Sample email message

Sample Email Message

An attorney's advice and it's FREE!

A corporate attorney sent the following out to the employees in his company:

  • The next time you order checks, omit your first name and have only your initials and last name put on them. If someone takes your check book they will not know if you sign your checks with just your initials or your first name but your bank will know how you sign your checks. When you are writing checks to pay on your credit card accounts,

  • DO NOT put the complete account number on the "For" line. Instead, just put the last four numbers. The credit card company knows the rest of the number and anyone who might be handling your check as it passes through all the check processing channels won't have access to it.


A picture is worth a thousand words

A Picture is Wortha Thousand Words

Information Protection Centre

Manitoba Information and Communications Technologies

Cal Poly Pomona University

University of Arizona


Security awareness 101

Layered Privacy Notices


Security awareness 101

A Coordinated Approach

Group 1

Group 2

Group 3

Presentation

Staff Meeting Invitation

Videos and Poster

Newspaper article

General Security

Monthly Theme

Current Issues

Group 1 Communicates bottom line cost advantages, business survivability, effects to shareholder value, attacks on confidential data, and offsetting resulting litigation.

Group 2 Technical staff should have a focus on individual verification procedures, and features and attributes of software programs that can support increased security.

Group 3 Non-technical overview of what security is and why it is important. Include elements of security, the threats to security, and countermeasures: all with Company policies and procedures should lend insight and support of the countermeasures.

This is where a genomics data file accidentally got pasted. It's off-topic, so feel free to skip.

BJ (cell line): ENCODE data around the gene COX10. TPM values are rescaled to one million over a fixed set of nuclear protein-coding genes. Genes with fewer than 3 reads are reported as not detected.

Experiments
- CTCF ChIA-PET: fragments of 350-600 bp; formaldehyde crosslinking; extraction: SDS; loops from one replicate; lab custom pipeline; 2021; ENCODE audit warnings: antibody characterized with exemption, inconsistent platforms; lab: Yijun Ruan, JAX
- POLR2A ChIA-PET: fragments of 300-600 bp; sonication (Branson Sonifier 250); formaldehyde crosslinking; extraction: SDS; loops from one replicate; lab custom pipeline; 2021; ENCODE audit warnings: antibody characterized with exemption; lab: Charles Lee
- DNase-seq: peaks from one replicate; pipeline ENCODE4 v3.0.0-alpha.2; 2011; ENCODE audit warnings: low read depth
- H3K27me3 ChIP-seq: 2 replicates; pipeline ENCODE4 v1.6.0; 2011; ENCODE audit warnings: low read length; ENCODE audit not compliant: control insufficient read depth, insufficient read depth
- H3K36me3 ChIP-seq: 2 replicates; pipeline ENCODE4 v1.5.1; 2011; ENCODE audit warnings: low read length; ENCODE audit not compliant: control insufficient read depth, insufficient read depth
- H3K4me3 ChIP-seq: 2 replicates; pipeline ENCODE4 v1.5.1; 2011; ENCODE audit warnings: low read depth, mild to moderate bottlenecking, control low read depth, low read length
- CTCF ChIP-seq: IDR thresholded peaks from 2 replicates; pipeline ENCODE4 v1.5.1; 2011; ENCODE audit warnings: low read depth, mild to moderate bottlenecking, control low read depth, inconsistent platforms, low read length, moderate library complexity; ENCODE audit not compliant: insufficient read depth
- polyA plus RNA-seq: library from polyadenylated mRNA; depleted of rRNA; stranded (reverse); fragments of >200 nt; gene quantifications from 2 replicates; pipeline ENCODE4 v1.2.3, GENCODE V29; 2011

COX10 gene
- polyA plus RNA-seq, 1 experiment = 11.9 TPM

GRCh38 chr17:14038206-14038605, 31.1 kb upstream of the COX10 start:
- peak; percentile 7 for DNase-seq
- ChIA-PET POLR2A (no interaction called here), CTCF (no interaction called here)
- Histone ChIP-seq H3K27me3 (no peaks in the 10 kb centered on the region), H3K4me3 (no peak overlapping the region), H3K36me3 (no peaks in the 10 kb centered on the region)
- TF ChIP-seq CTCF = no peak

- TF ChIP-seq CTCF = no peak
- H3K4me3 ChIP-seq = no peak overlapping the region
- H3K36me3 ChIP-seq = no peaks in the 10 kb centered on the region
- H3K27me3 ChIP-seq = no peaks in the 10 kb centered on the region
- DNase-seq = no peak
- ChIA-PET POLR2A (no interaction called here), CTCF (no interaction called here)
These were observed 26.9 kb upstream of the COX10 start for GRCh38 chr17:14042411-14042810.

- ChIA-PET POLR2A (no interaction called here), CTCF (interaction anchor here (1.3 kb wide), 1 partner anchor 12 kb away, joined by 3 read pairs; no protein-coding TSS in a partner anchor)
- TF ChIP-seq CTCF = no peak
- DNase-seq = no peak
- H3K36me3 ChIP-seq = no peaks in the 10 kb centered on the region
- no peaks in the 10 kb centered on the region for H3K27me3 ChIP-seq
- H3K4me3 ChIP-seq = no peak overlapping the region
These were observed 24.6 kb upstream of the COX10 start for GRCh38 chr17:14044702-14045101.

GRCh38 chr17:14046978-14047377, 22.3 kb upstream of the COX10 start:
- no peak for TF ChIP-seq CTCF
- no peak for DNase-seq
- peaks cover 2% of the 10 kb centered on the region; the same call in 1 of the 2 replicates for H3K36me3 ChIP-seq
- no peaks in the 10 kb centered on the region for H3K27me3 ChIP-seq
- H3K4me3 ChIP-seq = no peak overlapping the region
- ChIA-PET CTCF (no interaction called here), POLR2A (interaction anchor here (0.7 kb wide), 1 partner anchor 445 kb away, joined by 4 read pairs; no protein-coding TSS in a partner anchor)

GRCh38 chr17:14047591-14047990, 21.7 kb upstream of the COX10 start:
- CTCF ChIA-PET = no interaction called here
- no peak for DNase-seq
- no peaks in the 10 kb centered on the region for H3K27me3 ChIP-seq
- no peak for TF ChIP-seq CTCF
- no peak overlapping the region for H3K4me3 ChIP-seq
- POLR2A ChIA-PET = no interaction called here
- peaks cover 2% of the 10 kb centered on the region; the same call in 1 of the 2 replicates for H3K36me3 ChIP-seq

Implementation

Implementation

Is hard……times 20!

Perfection is boring and gets in the way of

progress.

Is where continuous improvement starts.


Communication and marketing

Communication and Marketing

You can never over-communicate

during times of change.


Why communicate

Why Communicate?

  • Public support

  • Demonstrating success

  • Explaining and persuading

  • Adequate resources

  • Public Interest/ Accountability


Key questions

Key Questions

  • Who do want to talk to?

  • What do we want them to understand?

  • How do we want to influence them?

  • Should we priorities or group the audiences (market segmentation)?

  • Do not forget employees as key stakeholders


Stakeholder analysis

Stakeholder Analysis

  • A technique to assist in making decisions about who to involve, and how to involve them.

  • For any decision or action, a stakeholder is anyone who is affected by, or can influence, that decision or action.

  • Rate:

    • Attitude

    • Influence

    • Estimate

    • Confidence


Messages

Messages


Getting there

Getting There

  • Message, audience, means ….. NOT

  • Means, audience, message

  • What is best for which audience?

  • It is not just press, radio and TV

  • Spectrum, for example – Personal contact


Getting there1

Getting There

  • Leaflets and other publications

  • Exhibitions

  • Paid advertising

  • Web and “new” media - narrowcasting

  • Build in feedback where you can


Timing

Timing

  • Identify fixed events in programmed

  • Be aware of outside fixed events

  • Be ready for the unexpected

  • Be opportunistic


Communication

Communication

  • Bi-monthly Brown Bag sessions (training/awareness course(s)

  • Monthly security awareness newsletter

  • Posters

  • Security awareness messages on the intranet

  • Security awareness days

  • Integrate efforts with HR efforts (orientation)

  • Modeling


Break1

Break


Measurement

Measurement

If we are required to assess change in behavior by virtue of how long a person sits in a seat……………

we are focusing on the wrong end of the person.


Measuring evaluating

Measuring, Evaluating

  • Security is like the brakes on your car.

    • Their function is to slow you down.

    • But their purpose is to allow you to go fast.


Security awareness 101

  • What do we want to measure?

  • What can be measured?

  • How can it be measured?

  • How do these relate to initial objectives?

  • Continued monitoring?

  • Feed into future strategies/ campaigns


Strategic content sessions

Strategic Content Sessions

  • Measurement of existing security weaknesses can be based on:

  • Incident reports

  • Tools that measure compliance

  • Interviews with supervisors

  • Testing

  • Employee surveys


Security awareness culture survey1

Security Awareness Culture Survey


Measurement tools

Measurement Tools

  • 1. Distribute a survey or questionnaire seeking input from employees.